“Walk a Mile in My Shoes”
by Blaine Norvold
Elroy DuBray keeps dying art alive
The Cheyenne River Sioux Tribe is not the largest Indian reservation in the nation, but for its size it probably has the largest population of talented people ever seen. Whether it be artists, ball players, dancers, singers, or rodeo cowboys and cowgirls to name a few, this reservation definitely has talent and some of it is hidden. Such as the case with a well known cowboy by the name of Elroy DuBray, a talented man who keeps an almost lost art alive in the form of rawhide braiding. The father of four children, Diane, Donita, Ross and Francis, he was raised in the Four Bear Community on the Cheyenne River Reservation. He attended school at the old agency and graduated from C-EB High in 1965. He attended college, served in the US Army for a term, returned home to cowboy on the ranch and graduated from SDSU in 1975, where he competed on the Men’s Rodeo team and qualified for the College National Finals in the bareback and bullriding events. Elroy also worked for the BIA in Montana for a spell. His specialty while ranching was breaking horses but rawhide braiding was always in his blood. Elroy learned some tricks of the trade from his grandpa, but he always had a passion for braiding. He studied braided knots by taking them apart and rebraiding them. At the age of nine years, he started learning this trade and during high school he’d secretly hide items behind his schoolbook and braid during class instead of reading. He found out you just can’t find good rawhide so he started making his own by tanning hides, cutting strips, etc. and just went from there. This talent led him into making hackamore bosals (noseband), rawhide bridle reins, quirts and headstalls. His goal is to braid a rawhide lariat someday. I believe he’ll reach that goal too, if he doesn’t get too busy making fruit jelly. Another secret talent that he has, and his jellies are in high demand right now.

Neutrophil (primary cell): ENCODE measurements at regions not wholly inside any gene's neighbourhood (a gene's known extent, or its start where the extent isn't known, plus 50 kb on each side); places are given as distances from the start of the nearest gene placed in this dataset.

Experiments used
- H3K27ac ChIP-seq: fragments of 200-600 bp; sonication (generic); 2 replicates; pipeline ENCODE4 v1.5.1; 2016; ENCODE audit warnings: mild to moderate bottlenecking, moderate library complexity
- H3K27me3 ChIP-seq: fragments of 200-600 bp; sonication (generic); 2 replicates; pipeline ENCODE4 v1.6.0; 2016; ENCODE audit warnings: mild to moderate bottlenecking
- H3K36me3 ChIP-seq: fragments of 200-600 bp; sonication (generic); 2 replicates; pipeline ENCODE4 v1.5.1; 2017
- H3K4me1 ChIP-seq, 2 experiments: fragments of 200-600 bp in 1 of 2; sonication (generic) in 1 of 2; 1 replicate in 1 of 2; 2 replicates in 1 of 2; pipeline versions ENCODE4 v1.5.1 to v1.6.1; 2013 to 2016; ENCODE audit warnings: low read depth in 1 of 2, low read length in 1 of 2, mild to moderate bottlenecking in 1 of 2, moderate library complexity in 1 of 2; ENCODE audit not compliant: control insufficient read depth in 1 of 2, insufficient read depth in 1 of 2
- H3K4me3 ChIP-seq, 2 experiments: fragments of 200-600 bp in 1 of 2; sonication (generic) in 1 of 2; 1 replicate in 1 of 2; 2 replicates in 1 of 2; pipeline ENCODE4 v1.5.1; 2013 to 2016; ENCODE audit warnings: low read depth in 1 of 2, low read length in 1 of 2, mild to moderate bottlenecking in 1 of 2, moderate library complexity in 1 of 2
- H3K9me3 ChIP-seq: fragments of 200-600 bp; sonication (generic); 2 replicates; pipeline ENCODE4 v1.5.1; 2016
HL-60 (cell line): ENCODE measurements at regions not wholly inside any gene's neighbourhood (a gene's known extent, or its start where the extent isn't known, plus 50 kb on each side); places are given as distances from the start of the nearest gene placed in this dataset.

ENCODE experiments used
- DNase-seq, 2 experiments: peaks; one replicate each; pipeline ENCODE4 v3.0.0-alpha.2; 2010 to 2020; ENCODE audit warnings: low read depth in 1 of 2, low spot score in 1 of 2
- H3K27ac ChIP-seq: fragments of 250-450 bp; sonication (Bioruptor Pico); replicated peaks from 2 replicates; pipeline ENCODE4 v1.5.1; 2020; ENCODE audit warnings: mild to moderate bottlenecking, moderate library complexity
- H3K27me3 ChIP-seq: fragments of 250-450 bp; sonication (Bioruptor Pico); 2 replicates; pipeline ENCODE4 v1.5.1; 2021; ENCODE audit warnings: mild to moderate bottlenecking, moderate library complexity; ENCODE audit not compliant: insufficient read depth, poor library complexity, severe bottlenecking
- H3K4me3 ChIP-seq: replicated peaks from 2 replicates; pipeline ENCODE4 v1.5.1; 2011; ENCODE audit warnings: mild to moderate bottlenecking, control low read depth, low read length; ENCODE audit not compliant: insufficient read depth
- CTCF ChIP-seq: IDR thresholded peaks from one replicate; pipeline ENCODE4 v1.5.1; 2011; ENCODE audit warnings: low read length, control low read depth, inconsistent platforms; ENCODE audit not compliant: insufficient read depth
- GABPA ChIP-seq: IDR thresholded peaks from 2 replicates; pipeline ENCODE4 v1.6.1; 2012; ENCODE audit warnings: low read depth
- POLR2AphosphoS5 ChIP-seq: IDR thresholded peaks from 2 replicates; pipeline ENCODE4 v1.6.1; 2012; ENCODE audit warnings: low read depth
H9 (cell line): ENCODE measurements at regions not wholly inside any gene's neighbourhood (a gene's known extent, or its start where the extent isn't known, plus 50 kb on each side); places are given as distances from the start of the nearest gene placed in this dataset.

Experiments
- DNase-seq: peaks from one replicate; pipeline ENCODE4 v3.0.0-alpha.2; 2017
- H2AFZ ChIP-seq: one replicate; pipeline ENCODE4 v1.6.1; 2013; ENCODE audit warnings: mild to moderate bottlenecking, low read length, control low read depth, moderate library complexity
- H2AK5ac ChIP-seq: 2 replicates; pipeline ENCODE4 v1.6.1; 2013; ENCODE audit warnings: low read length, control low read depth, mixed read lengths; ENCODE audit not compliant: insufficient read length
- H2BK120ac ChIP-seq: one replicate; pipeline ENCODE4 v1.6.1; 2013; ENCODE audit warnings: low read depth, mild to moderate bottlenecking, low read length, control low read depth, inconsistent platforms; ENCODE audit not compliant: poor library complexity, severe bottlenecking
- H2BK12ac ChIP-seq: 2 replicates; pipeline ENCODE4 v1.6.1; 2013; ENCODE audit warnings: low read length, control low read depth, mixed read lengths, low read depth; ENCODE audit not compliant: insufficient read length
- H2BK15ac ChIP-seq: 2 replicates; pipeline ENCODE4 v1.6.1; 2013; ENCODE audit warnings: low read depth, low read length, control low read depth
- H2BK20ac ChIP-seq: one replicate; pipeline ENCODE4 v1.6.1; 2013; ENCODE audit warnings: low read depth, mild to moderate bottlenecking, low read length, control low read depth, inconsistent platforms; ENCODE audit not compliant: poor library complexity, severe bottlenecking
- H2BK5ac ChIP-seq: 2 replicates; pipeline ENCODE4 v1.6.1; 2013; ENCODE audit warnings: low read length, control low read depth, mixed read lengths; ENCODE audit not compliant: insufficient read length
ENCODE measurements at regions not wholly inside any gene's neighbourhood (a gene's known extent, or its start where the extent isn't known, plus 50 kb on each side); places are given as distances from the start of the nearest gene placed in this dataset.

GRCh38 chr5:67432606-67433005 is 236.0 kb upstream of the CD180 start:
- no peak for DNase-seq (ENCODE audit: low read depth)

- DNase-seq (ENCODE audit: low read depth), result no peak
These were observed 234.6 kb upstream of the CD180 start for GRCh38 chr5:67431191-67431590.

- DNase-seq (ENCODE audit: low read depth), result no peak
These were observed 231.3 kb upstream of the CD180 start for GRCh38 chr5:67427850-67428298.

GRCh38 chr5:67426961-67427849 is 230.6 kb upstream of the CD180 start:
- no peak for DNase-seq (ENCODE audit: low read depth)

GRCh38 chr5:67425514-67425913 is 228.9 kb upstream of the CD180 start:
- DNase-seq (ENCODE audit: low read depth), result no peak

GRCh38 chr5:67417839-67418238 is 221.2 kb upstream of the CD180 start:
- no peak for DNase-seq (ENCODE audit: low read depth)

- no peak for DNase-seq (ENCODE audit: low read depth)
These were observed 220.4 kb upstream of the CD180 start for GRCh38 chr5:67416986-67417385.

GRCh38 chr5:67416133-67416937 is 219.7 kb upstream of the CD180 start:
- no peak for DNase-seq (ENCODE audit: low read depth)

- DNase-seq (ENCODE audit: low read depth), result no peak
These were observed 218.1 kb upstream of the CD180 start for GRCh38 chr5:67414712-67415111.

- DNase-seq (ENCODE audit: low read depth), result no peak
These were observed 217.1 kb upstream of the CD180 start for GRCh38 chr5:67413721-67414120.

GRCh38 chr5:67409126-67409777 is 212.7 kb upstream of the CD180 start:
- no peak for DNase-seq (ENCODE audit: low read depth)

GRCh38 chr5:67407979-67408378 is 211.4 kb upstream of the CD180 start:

Elroy says this art of rawhide braiding can remain alive if the younger generation would take an interest in it. He’d like to help by setting up some workshops in the area if someday someone would care to pursue a life of an art almost extinct.